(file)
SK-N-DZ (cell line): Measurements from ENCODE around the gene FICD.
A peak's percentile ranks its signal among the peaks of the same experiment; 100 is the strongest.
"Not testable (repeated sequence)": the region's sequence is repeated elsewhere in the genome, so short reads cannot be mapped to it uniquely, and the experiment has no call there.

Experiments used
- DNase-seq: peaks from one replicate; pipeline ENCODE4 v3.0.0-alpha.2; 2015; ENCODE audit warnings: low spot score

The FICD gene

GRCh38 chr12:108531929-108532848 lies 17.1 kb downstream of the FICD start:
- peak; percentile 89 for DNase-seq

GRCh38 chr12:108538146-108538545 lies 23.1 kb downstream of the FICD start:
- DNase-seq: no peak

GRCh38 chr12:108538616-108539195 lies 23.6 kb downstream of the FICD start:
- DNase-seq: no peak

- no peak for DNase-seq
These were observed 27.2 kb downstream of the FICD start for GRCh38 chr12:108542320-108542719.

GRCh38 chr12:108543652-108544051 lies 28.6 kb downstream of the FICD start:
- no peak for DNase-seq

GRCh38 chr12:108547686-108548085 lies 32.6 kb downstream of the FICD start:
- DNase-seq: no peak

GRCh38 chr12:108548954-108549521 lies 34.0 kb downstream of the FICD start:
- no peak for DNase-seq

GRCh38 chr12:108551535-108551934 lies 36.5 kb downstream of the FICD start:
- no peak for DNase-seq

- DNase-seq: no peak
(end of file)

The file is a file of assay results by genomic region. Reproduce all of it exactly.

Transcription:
SK-N-DZ (cell line): Measurements from ENCODE around the gene FICD.
A peak's percentile ranks its signal among the peaks of the same experiment; 100 is the strongest.
"Not testable (repeated sequence)": the region's sequence is repeated elsewhere in the genome, so short reads cannot be mapped to it uniquely, and the experiment has no call there.

Experiments used
- DNase-seq: peaks from one replicate; pipeline ENCODE4 v3.0.0-alpha.2; 2015; ENCODE audit warnings: low spot score

The FICD gene

GRCh38 chr12:108531929-108532848 lies 17.1 kb downstream of the FICD start:
- peak; percentile 89 for DNase-seq

GRCh38 chr12:108538146-108538545 lies 23.1 kb downstream of the FICD start:
- DNase-seq: no peak

GRCh38 chr12:108538616-108539195 lies 23.6 kb downstream of the FICD start:
- DNase-seq: no peak

- no peak for DNase-seq
These were observed 27.2 kb downstream of the FICD start for GRCh38 chr12:108542320-108542719.

GRCh38 chr12:108543652-108544051 lies 28.6 kb downstream of the FICD start:
- no peak for DNase-seq

GRCh38 chr12:108547686-108548085 lies 32.6 kb downstream of the FICD start:
- DNase-seq: no peak

GRCh38 chr12:108548954-108549521 lies 34.0 kb downstream of the FICD start:
- no peak for DNase-seq

GRCh38 chr12:108551535-108551934 lies 36.5 kb downstream of the FICD start:
- no peak for DNase-seq

- DNase-seq: no peak